Marcy, of the University of California, Berkeley, said he and colleague Paul Butler, of the Carnegie Institution of Washington, have dreamed of this discovery for 17 years as they compiled data using a technique that many scientists said would never work. The two astronomers, whose team has grown in recent years, also announced 11 other worlds today at a press conference at NASA headquarters, bringing the total of known extrasolar planets to 98.

    Potential for Earth twin

    The new planet orbits 55 Cancri at 5.5 astronomical units (AU). One AU is the distance from Earth to the Sun. Jupiter orbits at 5.2 AU. The same team had already spotted another planet around 55 Cancri, a place slightly less massive than Jupiter. It orbits so close to the star that it makes a complete orbit in just 14.6 days.

    Marcy speculated that the two-planet system could harbor more intriguing worlds, possibly even rocky planets like Earth, known as terrestrials.

    "A Jupiter at five Earth-Sun distance units might serve as the marquee of a planetary theater located within, where terrestrial bit players are racing around on smaller tracks," Marcy said. "We are left to imagine what geophysical and perhaps biological improvisation is taking place inside this planetary playhouse."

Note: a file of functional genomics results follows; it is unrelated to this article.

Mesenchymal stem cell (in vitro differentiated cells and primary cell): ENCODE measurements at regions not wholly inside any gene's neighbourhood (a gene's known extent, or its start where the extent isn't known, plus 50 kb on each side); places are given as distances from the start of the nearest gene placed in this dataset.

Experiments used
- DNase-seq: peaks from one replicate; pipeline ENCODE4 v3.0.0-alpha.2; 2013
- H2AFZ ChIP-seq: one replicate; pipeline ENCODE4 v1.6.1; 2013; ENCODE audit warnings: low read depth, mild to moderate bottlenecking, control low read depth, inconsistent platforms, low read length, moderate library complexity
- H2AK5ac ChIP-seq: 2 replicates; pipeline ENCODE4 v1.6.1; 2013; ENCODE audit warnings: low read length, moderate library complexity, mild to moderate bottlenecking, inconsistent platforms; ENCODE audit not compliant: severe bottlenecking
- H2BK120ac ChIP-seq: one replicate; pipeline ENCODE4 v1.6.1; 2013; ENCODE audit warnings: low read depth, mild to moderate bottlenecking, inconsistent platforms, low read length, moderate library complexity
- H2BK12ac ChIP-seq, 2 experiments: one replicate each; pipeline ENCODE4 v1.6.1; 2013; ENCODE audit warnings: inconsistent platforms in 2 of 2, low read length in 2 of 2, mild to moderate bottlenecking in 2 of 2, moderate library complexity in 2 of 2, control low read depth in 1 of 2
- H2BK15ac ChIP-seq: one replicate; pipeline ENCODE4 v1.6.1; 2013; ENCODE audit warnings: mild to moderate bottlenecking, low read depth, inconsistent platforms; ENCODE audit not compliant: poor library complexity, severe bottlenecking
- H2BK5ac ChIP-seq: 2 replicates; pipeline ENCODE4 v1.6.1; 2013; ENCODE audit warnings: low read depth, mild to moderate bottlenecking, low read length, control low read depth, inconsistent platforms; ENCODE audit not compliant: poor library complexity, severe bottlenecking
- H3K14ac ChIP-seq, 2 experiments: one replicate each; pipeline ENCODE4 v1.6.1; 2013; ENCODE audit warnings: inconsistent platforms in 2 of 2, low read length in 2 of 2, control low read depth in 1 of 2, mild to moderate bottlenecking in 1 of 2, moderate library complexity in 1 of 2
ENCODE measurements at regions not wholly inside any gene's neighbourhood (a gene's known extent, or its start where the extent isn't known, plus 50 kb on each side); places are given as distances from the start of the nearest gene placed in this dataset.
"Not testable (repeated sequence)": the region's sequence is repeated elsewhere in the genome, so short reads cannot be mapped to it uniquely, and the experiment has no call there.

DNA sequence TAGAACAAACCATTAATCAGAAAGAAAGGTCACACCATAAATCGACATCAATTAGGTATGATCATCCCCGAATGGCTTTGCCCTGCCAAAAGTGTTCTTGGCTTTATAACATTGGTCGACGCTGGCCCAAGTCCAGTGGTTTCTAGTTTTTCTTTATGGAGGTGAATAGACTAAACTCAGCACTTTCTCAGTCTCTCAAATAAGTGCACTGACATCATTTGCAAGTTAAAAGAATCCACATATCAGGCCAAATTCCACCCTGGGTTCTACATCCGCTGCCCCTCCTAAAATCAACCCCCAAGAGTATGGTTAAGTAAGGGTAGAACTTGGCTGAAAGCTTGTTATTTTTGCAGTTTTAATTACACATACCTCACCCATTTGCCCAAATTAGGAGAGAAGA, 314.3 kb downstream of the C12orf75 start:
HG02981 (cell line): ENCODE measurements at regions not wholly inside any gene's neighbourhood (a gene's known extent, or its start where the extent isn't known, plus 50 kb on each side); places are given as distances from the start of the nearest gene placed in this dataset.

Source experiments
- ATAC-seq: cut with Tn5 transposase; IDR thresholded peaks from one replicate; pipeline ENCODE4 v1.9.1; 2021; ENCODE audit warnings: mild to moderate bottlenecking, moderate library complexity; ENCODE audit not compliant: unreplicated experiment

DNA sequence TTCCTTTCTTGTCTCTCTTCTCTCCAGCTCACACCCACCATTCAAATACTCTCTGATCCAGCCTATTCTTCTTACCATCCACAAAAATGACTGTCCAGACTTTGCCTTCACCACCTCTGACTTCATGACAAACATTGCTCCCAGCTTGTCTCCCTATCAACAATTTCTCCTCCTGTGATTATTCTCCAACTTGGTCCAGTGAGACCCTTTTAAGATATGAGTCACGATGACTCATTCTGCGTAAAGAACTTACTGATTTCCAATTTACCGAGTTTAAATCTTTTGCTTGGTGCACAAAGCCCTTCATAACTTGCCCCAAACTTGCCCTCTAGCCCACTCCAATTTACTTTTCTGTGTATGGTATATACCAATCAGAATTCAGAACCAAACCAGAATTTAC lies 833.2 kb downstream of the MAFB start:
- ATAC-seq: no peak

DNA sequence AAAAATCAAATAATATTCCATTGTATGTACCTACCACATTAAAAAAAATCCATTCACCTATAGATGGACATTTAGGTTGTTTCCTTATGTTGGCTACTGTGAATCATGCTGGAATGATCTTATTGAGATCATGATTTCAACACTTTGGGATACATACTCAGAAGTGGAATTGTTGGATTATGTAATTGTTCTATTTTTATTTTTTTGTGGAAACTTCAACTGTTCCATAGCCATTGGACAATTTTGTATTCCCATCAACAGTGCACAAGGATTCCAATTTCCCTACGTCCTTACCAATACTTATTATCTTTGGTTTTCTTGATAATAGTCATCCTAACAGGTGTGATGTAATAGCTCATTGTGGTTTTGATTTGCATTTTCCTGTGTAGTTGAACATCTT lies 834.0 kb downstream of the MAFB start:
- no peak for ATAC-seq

Armed with their new data, Marcy and Butler enlisted theoretician Gregory Laughlin of the University of California, Santa Cruz, to look into whether the 55 Cancri system could also retain an Earth-sized planet in a life-sustaining orbit. Such a region, called a habitable zone, would maintain moderate temperatures suitable to the retention of surface water and the possibility of life.

    Laughlin ran the data through computer models of planet formation. The answer is "yes."

    "We tried a hypothetical configuration of a terrestrial planet in the habitable zone around one AU from the central star and found it very stable," said Laughlin, who also is associated with Lick Observatory. "Just as the other planets in our solar system tug on the Earth and produce a chaotic but bounded orbit, so the planets around 55 Cancri would push and pull an Earth-like planet in a manner that would not cause any collisions or wild orbital variations."

    Marcy and Butler caution, however, that there is no way to detect an Earth-sized planet with present technology. Meanwhile, their data does suggest a third planet in the system, a possible Saturn-sized object. Others could lurk there.

    Laurance Doyle, a researcher at the SETI Institute who was not involved in the discovery, told SPACE.com the new finding "is a strong encouragement" that our solar system "may not, after all, be totally unusual."

    The Jupiter-like planet has another potential benefit, Doyle points out: Its gravity would lure comets, shielding inner planets from life-threatening bombardment. Jupiter plays this protective role in our solar system.

    Pushing the limit